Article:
Iron deficiency anemia is traditionally considered to be a pathological condition during pregnancy. According to the standards, prescription of iron supplements to pregnant women is required at hemoglobin levels of 110 g/l and lower. Numerous studies at different periods showed the relationship of anemia and premature birth , preeclampsia , low birth-weight . Meanwhile, physiological hemodilution carries in pregnancy an important adaptive function. It is well known, that in the second half of pregnancy physiological hypercoagulability develops (increased activity of the plasma clotting factors, platelet aggregation, decreased activity and blood concentrations of physiological anticoagulants) aimed at implementing adequate hemostasis in labor. Under these conditions, moderate hemodilution is an effective mechanism for preventing the development of severe disseminated intravascular coagulation (DIC) in labor, during surgery, in various forms of obstetric pathology.
To study the effect of anemia of varying severity on the pregnancy course and outcomes.
We conducted a “case-control” study based on cohort. The study included 421 pregnant women who received outpatient care under the monitoring of pregnancy in the antenatal clinic of the South Ural State Medical University and the antenatal clinic of Chelyabinsk Clinical Hospital №6. The inclusion period was from January to March 2014. Inclusion criteria were: confirmed pregnancy, informed consent to participate in the study. Exclusion criteria were multiple pregnancy, induced pregnancy, late first appearance in the antenatal clinic (after 25 weeks’ gestation), change of residence and medical supervision during pregnancy, the presence of severe mental disorders, severe somatic diseases in decompensation stage, HIV infection, cancer, active tuberculosis. Study design complies with the legislation of the Russian Federation, international ethical standards and was approved by the Ethics Committee of the South Ural State Medical University. Prospective observation was conducted. All pregnancy complications were registered, in particular, preeclampsia, placental insufficiency (violation of utero-placental blood flow), the presence and severity of anemia during pregnancy, as well as outcomes: the duration and mode of delivery, fetal weight at birth. The criteria for the diagnosis of anemia during pregnancy were: decrease of hemoglobin levels below 110 g/l. All pregnant women with confirmed anemia were treated with iron supplements. After the completion of follow-up the odds ratios analysis of presenting anemia was performed in subgroups: 1) a patient gave birth to a live child, and patient with the loss of the fetus at various stages of gestation; 2) patients who have given birth in time, and patients with premature birth; 3) patients with placental insufficiency (violation of utero-placental blood flow) during pregnancy and patients without placental insufficiency; 4) patients with preeclampsia and patients without pre-eclampsia; 5) patients who have delivered live births weighing less than 2,500 grams and birth weight over 2500. In each case, odds ratios (ORs) and confidence intervals (95% CI) were calculated. Statistical calculations were performed using the software package SPSS 22.0.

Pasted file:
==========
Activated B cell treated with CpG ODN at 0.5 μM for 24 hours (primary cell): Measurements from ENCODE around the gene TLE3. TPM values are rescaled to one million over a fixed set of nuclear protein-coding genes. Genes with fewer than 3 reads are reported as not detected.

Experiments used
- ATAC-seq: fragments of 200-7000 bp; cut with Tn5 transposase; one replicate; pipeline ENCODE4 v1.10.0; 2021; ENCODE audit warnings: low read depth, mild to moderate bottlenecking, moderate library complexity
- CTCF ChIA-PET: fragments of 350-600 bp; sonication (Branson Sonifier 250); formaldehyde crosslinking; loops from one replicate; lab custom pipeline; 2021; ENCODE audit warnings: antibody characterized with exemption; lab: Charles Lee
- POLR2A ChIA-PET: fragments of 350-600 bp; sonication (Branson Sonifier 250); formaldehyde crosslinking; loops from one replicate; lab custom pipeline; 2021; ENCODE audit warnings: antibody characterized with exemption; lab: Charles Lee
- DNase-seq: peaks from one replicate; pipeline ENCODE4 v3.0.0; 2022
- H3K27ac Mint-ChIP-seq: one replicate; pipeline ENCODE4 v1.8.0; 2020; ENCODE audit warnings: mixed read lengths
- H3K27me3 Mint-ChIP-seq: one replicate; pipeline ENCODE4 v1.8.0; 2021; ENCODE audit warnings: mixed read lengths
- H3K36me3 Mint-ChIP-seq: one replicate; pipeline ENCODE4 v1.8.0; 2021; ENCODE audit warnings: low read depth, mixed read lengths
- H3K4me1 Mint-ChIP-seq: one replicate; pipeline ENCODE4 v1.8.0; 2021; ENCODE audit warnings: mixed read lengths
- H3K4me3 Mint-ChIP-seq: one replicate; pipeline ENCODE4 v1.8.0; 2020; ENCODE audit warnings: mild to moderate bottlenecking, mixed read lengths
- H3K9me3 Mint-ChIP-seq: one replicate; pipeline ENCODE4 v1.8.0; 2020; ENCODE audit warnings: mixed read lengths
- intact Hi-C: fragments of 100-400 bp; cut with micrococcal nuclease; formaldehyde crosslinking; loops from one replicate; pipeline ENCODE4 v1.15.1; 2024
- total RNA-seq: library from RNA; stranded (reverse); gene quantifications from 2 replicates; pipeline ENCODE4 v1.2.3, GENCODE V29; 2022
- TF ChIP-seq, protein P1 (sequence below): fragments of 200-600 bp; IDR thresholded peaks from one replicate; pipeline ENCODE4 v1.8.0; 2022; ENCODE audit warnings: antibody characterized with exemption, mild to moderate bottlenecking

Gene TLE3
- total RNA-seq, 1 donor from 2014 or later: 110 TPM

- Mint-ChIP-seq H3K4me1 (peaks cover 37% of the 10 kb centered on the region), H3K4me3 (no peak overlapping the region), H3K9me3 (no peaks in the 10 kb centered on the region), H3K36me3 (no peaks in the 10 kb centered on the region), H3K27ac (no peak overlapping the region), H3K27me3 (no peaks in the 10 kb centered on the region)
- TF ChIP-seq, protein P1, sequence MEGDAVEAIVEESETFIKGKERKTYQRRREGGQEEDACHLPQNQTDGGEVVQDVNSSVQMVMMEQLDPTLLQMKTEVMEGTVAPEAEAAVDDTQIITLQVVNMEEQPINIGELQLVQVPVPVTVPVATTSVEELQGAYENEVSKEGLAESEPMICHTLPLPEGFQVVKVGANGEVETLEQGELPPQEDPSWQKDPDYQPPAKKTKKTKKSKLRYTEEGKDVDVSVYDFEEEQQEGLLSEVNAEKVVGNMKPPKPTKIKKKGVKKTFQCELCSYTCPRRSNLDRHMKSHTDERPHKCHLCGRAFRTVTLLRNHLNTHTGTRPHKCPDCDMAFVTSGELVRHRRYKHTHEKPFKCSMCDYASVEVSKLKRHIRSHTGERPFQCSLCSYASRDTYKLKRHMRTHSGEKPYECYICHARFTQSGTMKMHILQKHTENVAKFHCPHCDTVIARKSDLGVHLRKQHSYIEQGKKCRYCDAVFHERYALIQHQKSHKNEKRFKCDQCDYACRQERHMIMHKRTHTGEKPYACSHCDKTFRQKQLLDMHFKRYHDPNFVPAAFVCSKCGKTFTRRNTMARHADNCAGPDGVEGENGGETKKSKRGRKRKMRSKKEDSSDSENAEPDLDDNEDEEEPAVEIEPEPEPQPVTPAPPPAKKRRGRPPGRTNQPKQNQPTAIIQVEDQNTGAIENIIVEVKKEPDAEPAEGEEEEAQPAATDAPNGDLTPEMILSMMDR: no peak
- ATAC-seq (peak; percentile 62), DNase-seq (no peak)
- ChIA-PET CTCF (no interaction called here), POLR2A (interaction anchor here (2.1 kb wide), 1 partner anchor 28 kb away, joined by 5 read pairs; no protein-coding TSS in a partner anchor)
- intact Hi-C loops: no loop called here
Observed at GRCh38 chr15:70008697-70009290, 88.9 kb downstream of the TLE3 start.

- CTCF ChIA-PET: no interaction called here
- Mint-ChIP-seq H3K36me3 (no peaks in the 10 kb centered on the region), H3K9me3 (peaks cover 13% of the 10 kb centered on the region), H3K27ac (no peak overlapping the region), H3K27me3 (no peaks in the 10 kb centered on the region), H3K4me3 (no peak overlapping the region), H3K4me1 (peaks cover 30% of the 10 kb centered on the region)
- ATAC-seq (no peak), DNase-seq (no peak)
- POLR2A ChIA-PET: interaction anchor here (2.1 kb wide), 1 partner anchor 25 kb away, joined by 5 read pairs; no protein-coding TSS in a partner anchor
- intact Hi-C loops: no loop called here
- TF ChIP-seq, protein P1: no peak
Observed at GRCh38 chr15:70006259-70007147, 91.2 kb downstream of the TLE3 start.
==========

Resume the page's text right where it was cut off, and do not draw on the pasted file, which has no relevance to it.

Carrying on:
Among all patients (n = 421) anemia of varying severity has been diagnosed in 190 (45.13%), including mild anemia in 161 (38.24%), moderate or severe anemia - in 29 patients (6.88%). In 16 (3.8%) cases, the pregnancy resulted in miscarriage or fetal death. Premature birth of live fetus before 34 weeks of gestation was recorded in 13 cases (3.2%; n = 405). Preeclampsia was diagnosed in 15 women (3.56%). Live births with weights less than 2,500 g were registered in 23 cases (5.67%; n = 405).
An analysis of odds ratios was performed to compare the groups of women with anemia of any severity and without anemia, with mild anemia compared with women without anemia, and moderate/severe anemia compared to women with mild anemia or without anemia.
According to our results, there was a statistically significant reduction in the chance of having anemia of any severity in patients whose pregnancy was completed by fetal loss. For mild anemia odds ratio in these subgroups was even lower. Thus, the odds of having mild anemia in the group of women who completed a pregnancy to a live birth, was 90.3%, which may indicate a protective role of mild anemia against the loss of the fetus.
In all other cases, statistically significant results were not received. Thus, we didn’t receive significant positive association between anemia and development of preeclampsia, placental insufficiency during pregnancy, low birth weight and premature birth. There are other publications that show a protective role of anemia in pregnancy. Case control study  showed a protective role of anemia against the development of pre-eclampsia (n = 636, p = 0,01). In  anemia was a protective factor against stillbirth. There is evidence  of the higher risk of stillbirth in women with high hemoglobin level (146 g/l and above), while the link of the risk of stillbirth with anemia has not been confirmed (n = 1404).
Our data suggest a protective role of mild anemia during pregnancy in relation to pregnancy loss.
Conflict of interest statement
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